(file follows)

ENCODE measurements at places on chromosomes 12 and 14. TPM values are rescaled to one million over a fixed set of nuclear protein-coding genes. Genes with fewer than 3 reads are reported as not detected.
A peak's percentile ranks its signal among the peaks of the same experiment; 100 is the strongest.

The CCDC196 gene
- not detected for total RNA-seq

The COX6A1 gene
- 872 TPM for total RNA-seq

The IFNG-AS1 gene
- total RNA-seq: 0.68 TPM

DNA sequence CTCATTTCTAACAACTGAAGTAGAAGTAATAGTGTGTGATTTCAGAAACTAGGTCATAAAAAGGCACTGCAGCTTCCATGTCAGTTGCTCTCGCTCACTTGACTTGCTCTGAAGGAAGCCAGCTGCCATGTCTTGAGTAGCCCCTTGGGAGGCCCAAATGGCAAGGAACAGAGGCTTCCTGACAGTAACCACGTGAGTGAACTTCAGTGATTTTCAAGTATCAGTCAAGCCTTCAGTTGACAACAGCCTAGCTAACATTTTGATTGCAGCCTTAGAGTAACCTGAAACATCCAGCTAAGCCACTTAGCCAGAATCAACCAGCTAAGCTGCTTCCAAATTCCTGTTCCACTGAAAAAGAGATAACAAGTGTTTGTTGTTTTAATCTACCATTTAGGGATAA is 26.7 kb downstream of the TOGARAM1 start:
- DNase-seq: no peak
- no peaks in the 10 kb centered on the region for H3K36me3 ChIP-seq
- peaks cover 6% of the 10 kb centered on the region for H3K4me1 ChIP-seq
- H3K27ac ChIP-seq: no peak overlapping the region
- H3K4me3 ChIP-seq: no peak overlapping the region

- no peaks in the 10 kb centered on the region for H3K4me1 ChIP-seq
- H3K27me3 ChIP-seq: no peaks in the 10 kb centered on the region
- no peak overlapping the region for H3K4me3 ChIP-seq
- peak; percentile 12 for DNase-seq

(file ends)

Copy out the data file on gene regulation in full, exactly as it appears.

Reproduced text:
ENCODE measurements at places on chromosomes 12 and 14. TPM values are rescaled to one million over a fixed set of nuclear protein-coding genes. Genes with fewer than 3 reads are reported as not detected.
A peak's percentile ranks its signal among the peaks of the same experiment; 100 is the strongest.

The CCDC196 gene
- not detected for total RNA-seq

The COX6A1 gene
- 872 TPM for total RNA-seq

The IFNG-AS1 gene
- total RNA-seq: 0.68 TPM

DNA sequence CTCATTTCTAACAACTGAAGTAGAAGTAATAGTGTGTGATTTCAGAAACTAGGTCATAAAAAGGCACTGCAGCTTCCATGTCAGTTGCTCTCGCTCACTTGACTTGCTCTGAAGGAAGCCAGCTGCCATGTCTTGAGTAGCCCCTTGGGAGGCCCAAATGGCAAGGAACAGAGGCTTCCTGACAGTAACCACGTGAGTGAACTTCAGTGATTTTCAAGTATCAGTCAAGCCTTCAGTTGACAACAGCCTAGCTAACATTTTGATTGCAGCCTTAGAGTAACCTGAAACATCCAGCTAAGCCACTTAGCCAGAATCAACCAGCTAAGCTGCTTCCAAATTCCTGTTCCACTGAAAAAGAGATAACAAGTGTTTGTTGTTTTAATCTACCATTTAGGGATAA is 26.7 kb downstream of the TOGARAM1 start:
- DNase-seq: no peak
- no peaks in the 10 kb centered on the region for H3K36me3 ChIP-seq
- peaks cover 6% of the 10 kb centered on the region for H3K4me1 ChIP-seq
- H3K27ac ChIP-seq: no peak overlapping the region
- H3K4me3 ChIP-seq: no peak overlapping the region

- no peaks in the 10 kb centered on the region for H3K4me1 ChIP-seq
- H3K27me3 ChIP-seq: no peaks in the 10 kb centered on the region
- no peak overlapping the region for H3K4me3 ChIP-seq
- peak; percentile 12 for DNase-seq